A restorative yoga sequence typically involves only five or six poses, supported by props that allow you to completely relax and rest. This yoga style is known to activate the parasympathetic nervous system, which is responsible for the body's so-called 'rest and digest' state when the body is relaxed, resting, or feeding.
As the name suggests, this style of yoga “restores” the body and activates the parasympathetic nervous system, which, in turn, helps the body rest, heal, and restore balance.
The key features in restorative yoga are the props, which can include blocks, bolsters, blankets, and more. In a restorative yoga session, each pose is held for 5 minutes or more, and during these long holds, the props, rather than your muscles, are what support your body. They allow you to feel comfortable and focus on your breathing, regardless of your previous experience with yoga.
The benefits of restorative yoga are generally similar to those of other forms of yoga, mainly linked to reduced stress by lowering the levels of the stress hormone cortisol. Clinical research into restorative yoga has found that it helps shift the balance from your fight-or-flight response (sympathetic nervous system) to your relaxation response (parasympathetic nervous system), which decreases respiration, heart rate, and even alleviates depression symptoms. Lower levels of stress may result in other positive outcomes, such as less fatigue, a better quality of sleep, and more vigor.
Because restorative yoga is gentle on your body and generally safe, it is often recommended for people with acute or chronic injuries or illnesses. A 2018 study found that cancer patients who practiced restorative yoga reported an improvement in their psychological and physical symptoms.
As we mentioned above, restorative yoga is usually done with the help of props to make the poses gentler. That said, it is possible to practice any pose without props, too. In general, the poses should be held for a minimum of 5 minutes, but if you want to hold the pose longer, you’re free to do so as long as it feels comfortable. Some people hold restorative poses for 20 minutes or more. Here are a few restorative yoga poses you can try at home:
The fish pose can help elongate your spine, release tension in your neck and shoulders, and open up your chest. It’s an excellent choice for those who spend a lot of time sitting. To make this pose more comfortable, you can use a bolster or two folded blankets or towels under your shoulders and head.
How to do it:
1. Place your bolster or blankets in the center of your mat, parallel to each other with a small gap between them.
2. Start in a seated position with the blankets behind you.
3. Lie back and rest your shoulders on the blanket closest to you. Rest your head on the second blanket. You may keep your legs crossed, or extend them in front of you.
4. Let your arms fall to the sides with your palms turned up.
5. Close your eyes and take deep breaths while releasing tension in your body. Adjust the placement of the blocks as necessary to find your sweet spot. If the backbend is too intense for you, lower the height of the bolsters.
6. Stay in this pose for 10 minutes or more, focusing on deep breathing.
This pose gently stretches your spine, hips, glutes, and shoulder muscles. It has the ability to relieve back and neck pain if your head and torso are supported.
How to do it:
1. Kneel on the floor with your knees hip-width apart, big toes touching, buttocks on your heels.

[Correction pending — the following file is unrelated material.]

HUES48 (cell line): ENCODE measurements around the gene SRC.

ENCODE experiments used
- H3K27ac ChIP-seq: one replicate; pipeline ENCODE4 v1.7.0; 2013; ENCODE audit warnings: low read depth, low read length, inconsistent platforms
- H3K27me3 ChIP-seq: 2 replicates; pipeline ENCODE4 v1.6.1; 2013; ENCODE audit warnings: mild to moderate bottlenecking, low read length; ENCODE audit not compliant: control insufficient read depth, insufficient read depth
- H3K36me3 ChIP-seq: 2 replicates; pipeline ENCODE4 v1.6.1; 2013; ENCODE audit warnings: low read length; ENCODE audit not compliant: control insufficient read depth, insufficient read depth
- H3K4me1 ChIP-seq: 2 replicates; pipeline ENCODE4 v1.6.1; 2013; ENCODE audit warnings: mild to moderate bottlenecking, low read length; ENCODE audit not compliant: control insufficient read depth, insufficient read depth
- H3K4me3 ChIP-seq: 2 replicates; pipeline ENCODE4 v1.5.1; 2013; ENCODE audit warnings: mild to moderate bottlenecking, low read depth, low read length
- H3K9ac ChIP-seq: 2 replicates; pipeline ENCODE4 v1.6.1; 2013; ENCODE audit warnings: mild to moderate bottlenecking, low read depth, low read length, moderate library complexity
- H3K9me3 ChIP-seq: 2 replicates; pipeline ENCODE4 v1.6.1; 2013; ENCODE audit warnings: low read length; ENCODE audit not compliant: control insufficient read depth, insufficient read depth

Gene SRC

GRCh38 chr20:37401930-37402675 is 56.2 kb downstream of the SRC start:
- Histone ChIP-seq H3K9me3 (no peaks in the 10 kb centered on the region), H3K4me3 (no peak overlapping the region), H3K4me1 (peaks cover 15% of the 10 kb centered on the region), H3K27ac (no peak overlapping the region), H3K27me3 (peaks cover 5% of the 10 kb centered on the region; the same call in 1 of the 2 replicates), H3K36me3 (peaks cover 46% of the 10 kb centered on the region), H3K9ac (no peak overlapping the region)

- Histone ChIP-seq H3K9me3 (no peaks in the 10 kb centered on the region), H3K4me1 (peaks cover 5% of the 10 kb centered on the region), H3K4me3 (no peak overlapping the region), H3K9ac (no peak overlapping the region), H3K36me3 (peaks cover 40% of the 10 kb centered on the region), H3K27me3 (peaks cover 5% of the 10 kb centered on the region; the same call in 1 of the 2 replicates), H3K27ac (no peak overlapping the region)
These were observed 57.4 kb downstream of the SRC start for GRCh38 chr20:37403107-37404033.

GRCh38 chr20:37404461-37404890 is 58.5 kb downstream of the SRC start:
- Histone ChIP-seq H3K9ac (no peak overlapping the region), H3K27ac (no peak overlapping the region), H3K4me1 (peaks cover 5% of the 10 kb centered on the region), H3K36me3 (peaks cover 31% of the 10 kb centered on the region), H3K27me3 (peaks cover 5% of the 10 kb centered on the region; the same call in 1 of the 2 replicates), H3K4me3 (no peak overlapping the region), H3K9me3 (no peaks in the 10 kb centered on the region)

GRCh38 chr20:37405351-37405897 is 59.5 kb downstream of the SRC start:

2. You can place a cushion or folded blanket between your thighs and calves for support.
3. Inhale and as you exhale, bend forward. Bring your head down towards the floor.
4. Extend your arms out in front of you, above your head, with your palms on the floor. If this is too difficult, you can allow your arms to rest alongside your body with your palms facing up.
5. Remain in this pose for up to 5 minutes, inhaling and exhaling deeply.
6. Release by lifting your torso up into a seated position.
1. Place a folded blanket at the top of your mat, and a bolster or two folded blankets stacked on top of each other towards the end of your mat.
2. Sit between the folded blankets with your knees bent and back straight.
3. Lie back with your legs slightly separated and the back of your knees resting over the bolster/blanket, and your head resting on the other blanket.
4. Place your arms in a natural position at your sides with palms facing up. You will have a gap between your arms and body.
5. Stay in this pose for 10 minutes or more. Focus on deep breathing and releasing the tension in your muscles.
This pose gently stretches your hamstrings and the back of the neck, and it can help ease mild back pain.
How to do it:
1. Place the end of your yoga mat against the wall. Put a folded blanket in the middle of the mat. Your head will rest on the blanket (you can also use a blanket or a cushion to support your neck if you like).
2. Sit facing the wall, then lie back as you swing your legs up against the wall.
3. Try to get your buttocks as close to the wall as is comfortable for you. For extra support, you can place one to two folded blankets on the mat about 5 to 6 inches from the wall, so that your lower back can rest on them.
4. Bring your arms out to the sides, or let them rest on your torso.
5. Breathe in, and as you exhale, let your body relax, releasing your hips, back, and neck into the floor. Rest in this position for 10 minutes. Focus on deep breathing and releasing the tension in your muscles.
We hope this article is helpful for you in discovering and enjoying another style of yoga, which is meditative and gentle. Restorative yoga is generally considered safe, but if you have any concerns, talk to a healthcare provider before starting to practice this type of yoga.
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